The 12th episode of Nkata Podcast: Art & Processes features a conversation with Koyo Kouoh.Koyo Kouoh is a Cameroonian-born curator. She is a leading figure in the Contemporary art world. More specifically, she is one of the pioneers who helped shape and articulate contemporary art practices from the African continent and beyond. Her work is rooted in community and institution-building through collaborations. She is the founder of RAW MATERIAL COMPANY, an art space in Dakar that promotes critical thinking and knowledge production through artistic activities. She is currently the Executive Director and Chief Curator of Zeitz MOCAA in Cape Town.Her work spans geography in a tentacular manner and no given order. So, suppose one of the biggest challenges of the 21st century is the limitations that come with mapping and shaping of the borders of the world. In that case, she is one of those remapping and tangibly affecting culture through her movement and way of being in the world.The podcast conversation starts with Koyo recounting her earlier days. Then, prompted by Emeka Okereke, she dwells extensively on the experiences that propelled her towards her vocation as a curator.She speaks of her encounter with Toni Morrison's Beloved, the birth of her son; her work as the editor of the German version of Magaret Busby's Daughters of Africa (1992), and meeting of the late avant-garde Senegalese artist Issa Samb. These encounters – layered unto her upbringing (having been born, raised and "bathed in the care of extra-ordinary women") in Cameroun before moving, with her mother, to France and Switzerland at the age of 13 – served as the earliest compass in a world and discipline that she would eventually help forge.Yet, throughout the conversation, Koyo reiterates the half-truth of merely understanding her work simply as a curator."This is not a job. We are workers of the spirit".The conversation meanders through myriad recollections of Koyo Kouoh's trajectory while elaborating on how they feed into her professional practice."I believe in Professional Genealogy".Faithfully keeping steps with her pace of thoughtful word choices, the conversation makes a running thread from Koyo's dedication to her relationships with artists and young professionals and how that has shaped her notion of institution building.Koyo's words are a beacon, just as they are a backbone, for artists and art practitioners interested in the wealth of hindsight.If not for the nuggets of wisdom scattered across the length of the episode, let it be for her concluding words when she speaks of her responsibility in managing a 9,500 square metres space as the Director of Zeitz Museum of Contemporary Arts in Cape Town. It exemplifies the disposition Toni Morrison refers to as "Careful Optimism". In other words, we do this for joy. We do this for hope. We do this for posterity. There is nothing to prove beyond that. Yes, the work is cut out for us. Yet, the possibilities of our agency and subjectivity are humbling as much as they are empowering.Support the show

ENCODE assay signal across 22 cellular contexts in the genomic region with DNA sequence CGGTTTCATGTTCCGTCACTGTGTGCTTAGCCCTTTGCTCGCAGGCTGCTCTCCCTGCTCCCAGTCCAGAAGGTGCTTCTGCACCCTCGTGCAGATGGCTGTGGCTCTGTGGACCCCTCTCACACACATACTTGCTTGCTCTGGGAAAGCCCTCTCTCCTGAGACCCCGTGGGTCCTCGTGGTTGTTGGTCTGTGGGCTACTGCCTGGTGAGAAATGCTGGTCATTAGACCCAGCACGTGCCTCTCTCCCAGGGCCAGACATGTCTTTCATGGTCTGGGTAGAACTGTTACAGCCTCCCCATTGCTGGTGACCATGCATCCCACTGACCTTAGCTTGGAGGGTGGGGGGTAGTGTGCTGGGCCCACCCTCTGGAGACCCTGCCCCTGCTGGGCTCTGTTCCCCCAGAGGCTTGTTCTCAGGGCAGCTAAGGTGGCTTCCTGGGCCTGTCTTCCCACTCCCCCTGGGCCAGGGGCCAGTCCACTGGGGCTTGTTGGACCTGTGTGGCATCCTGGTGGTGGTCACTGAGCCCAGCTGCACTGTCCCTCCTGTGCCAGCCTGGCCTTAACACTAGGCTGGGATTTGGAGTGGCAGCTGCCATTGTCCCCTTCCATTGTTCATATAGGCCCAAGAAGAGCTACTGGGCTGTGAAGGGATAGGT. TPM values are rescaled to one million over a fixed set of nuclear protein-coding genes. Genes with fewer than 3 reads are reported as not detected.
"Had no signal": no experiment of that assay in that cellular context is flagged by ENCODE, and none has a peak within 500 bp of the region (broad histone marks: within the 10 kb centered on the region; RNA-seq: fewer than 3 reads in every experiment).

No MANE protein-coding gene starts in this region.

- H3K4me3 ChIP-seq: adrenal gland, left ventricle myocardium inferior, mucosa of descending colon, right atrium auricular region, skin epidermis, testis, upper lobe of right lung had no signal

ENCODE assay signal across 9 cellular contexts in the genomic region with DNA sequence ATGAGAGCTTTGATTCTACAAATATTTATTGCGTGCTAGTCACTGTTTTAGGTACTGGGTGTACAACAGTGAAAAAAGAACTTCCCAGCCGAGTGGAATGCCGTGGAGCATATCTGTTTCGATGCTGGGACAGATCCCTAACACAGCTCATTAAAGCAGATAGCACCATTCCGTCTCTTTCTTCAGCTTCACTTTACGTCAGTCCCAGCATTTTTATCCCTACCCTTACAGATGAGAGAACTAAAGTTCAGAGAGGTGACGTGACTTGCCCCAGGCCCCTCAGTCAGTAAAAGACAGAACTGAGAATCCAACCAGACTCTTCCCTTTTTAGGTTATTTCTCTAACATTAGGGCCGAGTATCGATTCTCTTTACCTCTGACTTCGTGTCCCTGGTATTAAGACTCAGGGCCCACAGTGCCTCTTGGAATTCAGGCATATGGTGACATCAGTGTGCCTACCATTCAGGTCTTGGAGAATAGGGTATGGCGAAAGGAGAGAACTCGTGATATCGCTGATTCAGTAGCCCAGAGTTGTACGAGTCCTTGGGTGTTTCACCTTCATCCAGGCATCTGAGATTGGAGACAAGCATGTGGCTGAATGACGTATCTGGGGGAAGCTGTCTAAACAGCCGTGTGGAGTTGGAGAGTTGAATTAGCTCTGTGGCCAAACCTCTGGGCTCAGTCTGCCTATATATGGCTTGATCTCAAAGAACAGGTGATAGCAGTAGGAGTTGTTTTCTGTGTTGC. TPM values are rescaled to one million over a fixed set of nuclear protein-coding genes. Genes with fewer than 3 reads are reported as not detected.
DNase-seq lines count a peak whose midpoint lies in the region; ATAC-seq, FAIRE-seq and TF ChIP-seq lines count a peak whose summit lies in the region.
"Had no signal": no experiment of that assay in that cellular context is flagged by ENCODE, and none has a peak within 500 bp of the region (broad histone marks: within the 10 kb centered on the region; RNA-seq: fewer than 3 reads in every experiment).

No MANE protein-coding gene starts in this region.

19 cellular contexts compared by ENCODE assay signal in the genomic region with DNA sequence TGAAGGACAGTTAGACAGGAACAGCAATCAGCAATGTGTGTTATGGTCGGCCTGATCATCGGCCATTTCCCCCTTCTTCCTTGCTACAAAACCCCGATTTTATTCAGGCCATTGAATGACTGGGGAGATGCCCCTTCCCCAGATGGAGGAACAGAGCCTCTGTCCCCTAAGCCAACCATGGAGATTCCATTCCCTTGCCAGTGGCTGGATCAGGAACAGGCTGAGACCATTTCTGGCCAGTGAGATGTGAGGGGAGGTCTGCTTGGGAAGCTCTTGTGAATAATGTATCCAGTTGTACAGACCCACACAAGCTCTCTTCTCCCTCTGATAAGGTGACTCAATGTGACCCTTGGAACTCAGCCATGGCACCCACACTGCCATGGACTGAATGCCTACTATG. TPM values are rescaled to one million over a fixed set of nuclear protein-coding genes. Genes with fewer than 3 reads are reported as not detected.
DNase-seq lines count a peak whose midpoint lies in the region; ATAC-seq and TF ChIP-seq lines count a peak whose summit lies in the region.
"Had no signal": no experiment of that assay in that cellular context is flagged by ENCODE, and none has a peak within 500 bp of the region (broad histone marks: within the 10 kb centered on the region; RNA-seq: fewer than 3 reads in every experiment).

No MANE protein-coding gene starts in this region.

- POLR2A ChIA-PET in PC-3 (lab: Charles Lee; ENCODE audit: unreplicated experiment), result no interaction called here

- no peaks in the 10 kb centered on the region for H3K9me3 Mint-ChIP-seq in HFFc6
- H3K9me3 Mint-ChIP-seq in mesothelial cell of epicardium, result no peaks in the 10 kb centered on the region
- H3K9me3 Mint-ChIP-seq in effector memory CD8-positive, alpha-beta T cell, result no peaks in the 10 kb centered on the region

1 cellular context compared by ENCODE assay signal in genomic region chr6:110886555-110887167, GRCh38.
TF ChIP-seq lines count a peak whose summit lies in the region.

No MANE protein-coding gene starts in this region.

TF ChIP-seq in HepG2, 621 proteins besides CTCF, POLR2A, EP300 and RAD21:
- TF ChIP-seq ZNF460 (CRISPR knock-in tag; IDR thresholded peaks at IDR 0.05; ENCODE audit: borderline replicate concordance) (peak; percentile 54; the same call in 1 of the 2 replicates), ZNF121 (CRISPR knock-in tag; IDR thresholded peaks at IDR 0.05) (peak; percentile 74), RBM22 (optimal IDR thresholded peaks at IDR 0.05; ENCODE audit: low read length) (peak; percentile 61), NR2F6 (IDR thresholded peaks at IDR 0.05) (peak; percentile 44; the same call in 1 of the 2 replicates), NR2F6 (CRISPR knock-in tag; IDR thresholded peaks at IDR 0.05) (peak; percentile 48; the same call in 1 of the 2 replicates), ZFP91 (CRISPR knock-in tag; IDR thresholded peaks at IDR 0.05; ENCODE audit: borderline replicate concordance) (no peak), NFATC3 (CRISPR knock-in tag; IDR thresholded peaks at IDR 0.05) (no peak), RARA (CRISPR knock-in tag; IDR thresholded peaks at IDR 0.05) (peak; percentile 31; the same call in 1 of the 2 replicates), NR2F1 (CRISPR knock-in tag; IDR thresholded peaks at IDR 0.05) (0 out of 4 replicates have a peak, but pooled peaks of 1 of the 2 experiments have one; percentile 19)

Olu Oguibe (b.1964, Aba) is a Nigerian artist and academic living and working in the United States of America. He is one of the foremost scholars of his generation whose work constitutes a pillar of what we now know as Contemporary African art and post-colonial studies. Since 1988, he has saddled a rigorous and prolific artistic practice as a visual artist, writer, curator, professor and art historian. Put succinctly, a credible account of the history and trajectory of Post-colonial/Contemporary art from Africa and the Diaspora is unimaginable without referencing the work of Olu Oguibe.In conversation with Emeka Okereke for the 12th Episode of Nkata: Art & Processes, Oguibe relives his childhood days growing up in the East of Nigeria. He credits his artistic inclinations to the peculiarity of his childhood upbringing and the circumstances into which he was born. Like James Baldwin or Fela Kuti, Oguibe was born a preacher's son. In the same vein, his birth preceded, by just three years, one of the most defining wars of independence struggles in the 20th century: The Nigeria-Biafra war of 1967 - 1970.The two hours long conversation takes, as a marker, three poems from the book, "I am Bound To This Land By Blood" – an anthology of poems by Oguibe, written over 25 years. This anthology could easily be considered a sojourner's handbook. To say the least, it lays bare some of the thoughts and emotions underpinning the condition of Exile. It allows us a glimpse into visceral yet convoluted experiences of Patriotism, Love, Conscience, Self and Home(lessness).The poems set the premise for delving into anecdotes and recollections upon which Oguibe's lifelong preoccupation threads.He comes full circle when he insists that, all along, his has been "a search for eloquence". However, he anticipates a misreading here by grounding this notion of eloquence in the Igbo cosmology and artistic aesthetics as embodied in the works of Obiora Udechukwu and Chinua Achebe.The conversation is riddled with references to pioneers who, working in the 20th century, paved the way for the 21st. Each name referenced is a door of history opening out to divergent trajectories. We encourage the listeners of this podcast to further research the practices of all those referenced. The tapestry of history is rich and multilayered!The podcast is marked with timestamps to help the listener navigate the conversation.0:00 – Early days, Family home, being Biafran and Nigerian.10:15 – I am bound to this land by blood. The prophetic vision. 36: 40 – Conscience as a sojourner's totem49:50 – Do Not Forget where you come from/ new Diaspora. 59:00 – The disposition of those who came before us.90:30 – In Search of eloquence from earlier to recent body of work.97:20 – Love, Self-love, The Road, Home(lessness).Support the show